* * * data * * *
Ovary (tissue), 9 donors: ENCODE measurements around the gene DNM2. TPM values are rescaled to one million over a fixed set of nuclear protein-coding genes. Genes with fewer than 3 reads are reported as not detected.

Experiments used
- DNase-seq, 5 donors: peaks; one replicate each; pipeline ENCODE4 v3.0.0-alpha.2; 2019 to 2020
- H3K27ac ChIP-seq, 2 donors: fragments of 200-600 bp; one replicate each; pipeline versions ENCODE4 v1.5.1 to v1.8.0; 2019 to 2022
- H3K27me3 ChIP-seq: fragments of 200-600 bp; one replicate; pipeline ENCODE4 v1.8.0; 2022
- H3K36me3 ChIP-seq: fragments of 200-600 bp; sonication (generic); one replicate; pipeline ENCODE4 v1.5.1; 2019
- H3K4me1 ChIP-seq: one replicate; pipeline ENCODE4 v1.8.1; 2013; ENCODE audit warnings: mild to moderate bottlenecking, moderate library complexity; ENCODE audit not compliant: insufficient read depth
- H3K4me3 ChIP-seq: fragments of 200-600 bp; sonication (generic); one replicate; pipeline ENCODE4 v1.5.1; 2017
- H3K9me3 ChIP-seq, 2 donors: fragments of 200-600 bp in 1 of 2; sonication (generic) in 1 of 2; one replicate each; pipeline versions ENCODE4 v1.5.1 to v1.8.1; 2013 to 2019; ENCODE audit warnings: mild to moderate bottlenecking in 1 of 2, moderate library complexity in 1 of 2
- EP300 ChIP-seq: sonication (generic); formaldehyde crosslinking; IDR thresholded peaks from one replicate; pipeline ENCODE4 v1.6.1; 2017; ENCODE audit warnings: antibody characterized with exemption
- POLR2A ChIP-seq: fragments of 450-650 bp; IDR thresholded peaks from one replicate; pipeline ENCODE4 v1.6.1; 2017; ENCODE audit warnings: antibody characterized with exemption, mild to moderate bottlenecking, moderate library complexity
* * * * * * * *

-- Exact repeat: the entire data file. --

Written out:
Ovary (tissue), 9 donors: ENCODE measurements around the gene DNM2. TPM values are rescaled to one million over a fixed set of nuclear protein-coding genes. Genes with fewer than 3 reads are reported as not detected.

Experiments used
- DNase-seq, 5 donors: peaks; one replicate each; pipeline ENCODE4 v3.0.0-alpha.2; 2019 to 2020
- H3K27ac ChIP-seq, 2 donors: fragments of 200-600 bp; one replicate each; pipeline versions ENCODE4 v1.5.1 to v1.8.0; 2019 to 2022
- H3K27me3 ChIP-seq: fragments of 200-600 bp; one replicate; pipeline ENCODE4 v1.8.0; 2022
- H3K36me3 ChIP-seq: fragments of 200-600 bp; sonication (generic); one replicate; pipeline ENCODE4 v1.5.1; 2019
- H3K4me1 ChIP-seq: one replicate; pipeline ENCODE4 v1.8.1; 2013; ENCODE audit warnings: mild to moderate bottlenecking, moderate library complexity; ENCODE audit not compliant: insufficient read depth
- H3K4me3 ChIP-seq: fragments of 200-600 bp; sonication (generic); one replicate; pipeline ENCODE4 v1.5.1; 2017
- H3K9me3 ChIP-seq, 2 donors: fragments of 200-600 bp in 1 of 2; sonication (generic) in 1 of 2; one replicate each; pipeline versions ENCODE4 v1.5.1 to v1.8.1; 2013 to 2019; ENCODE audit warnings: mild to moderate bottlenecking in 1 of 2, moderate library complexity in 1 of 2
- EP300 ChIP-seq: sonication (generic); formaldehyde crosslinking; IDR thresholded peaks from one replicate; pipeline ENCODE4 v1.6.1; 2017; ENCODE audit warnings: antibody characterized with exemption
- POLR2A ChIP-seq: fragments of 450-650 bp; IDR thresholded peaks from one replicate; pipeline ENCODE4 v1.6.1; 2017; ENCODE audit warnings: antibody characterized with exemption, mild to moderate bottlenecking, moderate library complexity